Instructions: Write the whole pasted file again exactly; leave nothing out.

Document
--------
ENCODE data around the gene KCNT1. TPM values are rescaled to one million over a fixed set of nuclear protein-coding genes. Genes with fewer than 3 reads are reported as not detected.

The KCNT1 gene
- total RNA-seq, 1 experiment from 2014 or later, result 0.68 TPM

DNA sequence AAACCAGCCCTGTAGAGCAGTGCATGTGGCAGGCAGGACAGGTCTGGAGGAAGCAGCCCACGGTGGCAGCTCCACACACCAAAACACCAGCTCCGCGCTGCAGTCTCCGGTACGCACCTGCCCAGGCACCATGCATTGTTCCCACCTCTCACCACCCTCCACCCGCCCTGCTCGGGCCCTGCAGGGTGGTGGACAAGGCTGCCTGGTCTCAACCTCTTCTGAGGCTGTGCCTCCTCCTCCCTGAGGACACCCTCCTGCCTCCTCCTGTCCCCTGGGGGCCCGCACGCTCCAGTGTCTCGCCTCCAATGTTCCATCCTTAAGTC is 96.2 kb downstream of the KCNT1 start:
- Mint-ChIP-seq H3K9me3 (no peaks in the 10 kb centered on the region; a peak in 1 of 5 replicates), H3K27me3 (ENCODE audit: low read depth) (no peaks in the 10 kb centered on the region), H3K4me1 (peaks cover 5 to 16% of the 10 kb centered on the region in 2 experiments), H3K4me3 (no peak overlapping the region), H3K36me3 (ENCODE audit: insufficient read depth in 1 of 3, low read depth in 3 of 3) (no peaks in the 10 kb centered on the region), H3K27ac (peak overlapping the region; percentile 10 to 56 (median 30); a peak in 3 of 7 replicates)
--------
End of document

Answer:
ENCODE data around the gene KCNT1. TPM values are rescaled to one million over a fixed set of nuclear protein-coding genes. Genes with fewer than 3 reads are reported as not detected.

The KCNT1 gene
- total RNA-seq, 1 experiment from 2014 or later, result 0.68 TPM

DNA sequence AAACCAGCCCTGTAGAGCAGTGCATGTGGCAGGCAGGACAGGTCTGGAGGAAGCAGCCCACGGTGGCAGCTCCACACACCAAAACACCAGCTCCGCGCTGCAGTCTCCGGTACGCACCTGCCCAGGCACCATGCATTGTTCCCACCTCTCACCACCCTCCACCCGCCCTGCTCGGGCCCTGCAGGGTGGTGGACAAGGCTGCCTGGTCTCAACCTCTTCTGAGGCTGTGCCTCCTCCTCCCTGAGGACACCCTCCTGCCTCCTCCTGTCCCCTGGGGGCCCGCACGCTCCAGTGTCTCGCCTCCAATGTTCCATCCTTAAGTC is 96.2 kb downstream of the KCNT1 start:
- Mint-ChIP-seq H3K9me3 (no peaks in the 10 kb centered on the region; a peak in 1 of 5 replicates), H3K27me3 (ENCODE audit: low read depth) (no peaks in the 10 kb centered on the region), H3K4me1 (peaks cover 5 to 16% of the 10 kb centered on the region in 2 experiments), H3K4me3 (no peak overlapping the region), H3K36me3 (ENCODE audit: insufficient read depth in 1 of 3, low read depth in 3 of 3) (no peaks in the 10 kb centered on the region), H3K27ac (peak overlapping the region; percentile 10 to 56 (median 30); a peak in 3 of 7 replicates)